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    #1

    Could everybody park here?

    Hello,

    *self-made*

    - Could everybody park here?

    Is it OK to use 'could' when we talk about things which are (or are not) allowed by rules, laws?

    Thank you!

  1. Matthew Wai's Avatar
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    #2

    Re: Could everybody park here?

    http://www.ldoceonline.com/dictionary/could
    If definition#1 above is correct, 'could' should refer to the past in your question.
    I am not a teacher.

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    #3

    Re: Could everybody park here?

    https://learnenglish.britishcouncil....sts-and-advice

    Permission: could is more formal and polite than can:

    - Could I ask a question please?
    - Could we go home now?

    I cannot understand, although 'could we go now?' refers to the present, why my sentence refers to the past only?

  2. Matthew Wai's Avatar
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    #4

    Re: Could everybody park here?

    I don't think the speaker of your sentence is asking permission.
    I am not a teacher.

  3. emsr2d2's Avatar
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    #5

    Re: Could everybody park here?

    If you're asking whether something is or isn't allowed by law, I suggest "Are people allowed to park here?" or "Is parking allowed here?"
    Remember - if you don't use correct capitalisation, punctuation and spacing, anything you write will be incorrect.

  4. Matthew Wai's Avatar
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    #6

    Re: Could everybody park here?

    Quote Originally Posted by ademoglu View Post
    why my sentence refers to the past only?
    Your sentence would refer to the present if 'everybody' was replaced with 'I'.
    I am not a teacher.

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    #7

    Re: Could everybody park here?

    ***** NOT A TEACHER *****


    Hello, Ademoglu:

    After reading Matthew Wai's post #6, I now think (think!) that I understand your question in post #3.

    James: Why is this big piece of land empty?
    Mona: It used to be a big parking lot until last year. Now it is empty, for they are planning to build a big skyscraper here.
    James: Could everybody park here when it was a parking lot?
    Mona: No. There were only 500 parking spaces, but there were 1,000 employees at that time. So the other 500 were not able to park here.


    As you can see, "could" here is really referring to the past.


    *****

    As Mr. Wai reminded us, "Could I park here?" is referring to the present, for "could" is NOT referring to the past. For some reason, native speakers feel that the past form of modals is more courteous or softer:

    "Hey! Can I sit here?"

    "Excuse me. Could I sit here, please?"

  5. Eckaslike's Avatar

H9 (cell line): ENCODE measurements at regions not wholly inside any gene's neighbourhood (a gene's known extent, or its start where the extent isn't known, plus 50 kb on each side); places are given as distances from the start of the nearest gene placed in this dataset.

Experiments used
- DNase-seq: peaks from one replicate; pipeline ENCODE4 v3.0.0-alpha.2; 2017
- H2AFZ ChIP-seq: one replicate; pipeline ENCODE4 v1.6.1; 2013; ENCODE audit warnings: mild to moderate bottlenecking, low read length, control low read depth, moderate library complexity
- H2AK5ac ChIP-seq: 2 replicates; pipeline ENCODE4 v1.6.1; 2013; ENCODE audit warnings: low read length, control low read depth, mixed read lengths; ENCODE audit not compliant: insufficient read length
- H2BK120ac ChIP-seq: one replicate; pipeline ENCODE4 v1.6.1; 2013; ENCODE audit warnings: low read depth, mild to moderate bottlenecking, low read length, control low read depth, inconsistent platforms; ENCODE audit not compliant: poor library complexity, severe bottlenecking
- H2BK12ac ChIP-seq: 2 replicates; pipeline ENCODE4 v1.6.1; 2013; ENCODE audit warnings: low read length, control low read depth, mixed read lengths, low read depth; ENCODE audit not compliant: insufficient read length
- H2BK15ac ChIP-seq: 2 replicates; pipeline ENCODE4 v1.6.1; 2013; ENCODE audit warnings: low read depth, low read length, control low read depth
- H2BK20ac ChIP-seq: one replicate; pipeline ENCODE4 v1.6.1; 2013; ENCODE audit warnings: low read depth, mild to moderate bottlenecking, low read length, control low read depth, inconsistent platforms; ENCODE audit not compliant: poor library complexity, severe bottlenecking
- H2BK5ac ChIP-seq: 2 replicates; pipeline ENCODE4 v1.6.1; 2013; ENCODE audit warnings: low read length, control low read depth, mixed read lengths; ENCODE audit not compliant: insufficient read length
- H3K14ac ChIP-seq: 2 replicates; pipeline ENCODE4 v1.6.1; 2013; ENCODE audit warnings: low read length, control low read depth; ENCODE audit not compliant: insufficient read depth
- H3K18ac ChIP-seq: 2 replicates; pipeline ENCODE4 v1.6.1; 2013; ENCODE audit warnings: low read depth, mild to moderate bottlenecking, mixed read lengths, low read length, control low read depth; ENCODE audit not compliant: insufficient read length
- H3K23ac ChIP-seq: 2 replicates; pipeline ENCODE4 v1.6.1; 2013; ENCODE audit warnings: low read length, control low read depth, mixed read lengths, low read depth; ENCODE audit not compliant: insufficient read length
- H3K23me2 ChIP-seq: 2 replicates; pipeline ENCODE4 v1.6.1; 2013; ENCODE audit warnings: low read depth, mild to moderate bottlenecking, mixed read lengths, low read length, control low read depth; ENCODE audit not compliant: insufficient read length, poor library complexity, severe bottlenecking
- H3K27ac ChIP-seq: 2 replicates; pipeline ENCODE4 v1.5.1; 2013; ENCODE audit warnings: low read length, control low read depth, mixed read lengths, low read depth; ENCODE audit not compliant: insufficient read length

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    #8

    Re: Could everybody park here?

    Quote Originally Posted by TheParser View Post
    For some reason, native speakers feel that the past form of modals is more courteous or softer:

    "Hey! Can I sit here?"

    "Excuse me. Could I sit here, please?"
    TheParser, this is my understanding of another one of those rules we had drummed into us at school (BrE).

    My understanding is that in this context "Could I" is simply another present tense replacement for "May I".

    The logic for using "Could I" instead of "Can I", was always explained that "Can I sit here?" taken literally can mean, "Am I [physically] able to sit down?", to which the sarcastic response was sometimes made "I don't know can you?" [i.e. "Are you physically capable of sitting down?"].

    "Could I sit here, please?" is therefore seen as a more courteous present tense request for permission to sit down.

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    #9

    Re: Could everybody park here?

    My own view is that could and would are the distancing forms of can and will respectively.

    The distancing may be in:

    time -
    Luke can play the guitar.
    Luke could play the guitar when he was only five.

    reality -
    If I leave now, I can be there by six.
    If I left now, I could be there by six.


    Directness -

    Could you lend me 20, please?
    Can you lend me 20, please?

  7. Eckaslike's Avatar
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    #10

    Re: Could everybody park here?

    Yes I agree Piscean,

    I think we were taught what I wrote, from an early age as young children, probably to give us a simple reason to grasp as to why we shouldn't use "Can I?" in certain situations. That has probably stuck with me the longest as I haven't had a reason, until now, to explain or discuss it with anyone for around 40 years.

    Now that you have reminded me of the distancing rule I do remember it.

    But, even if I had remembered it, I doubt I could have expressed in with such clarity! Thank you.

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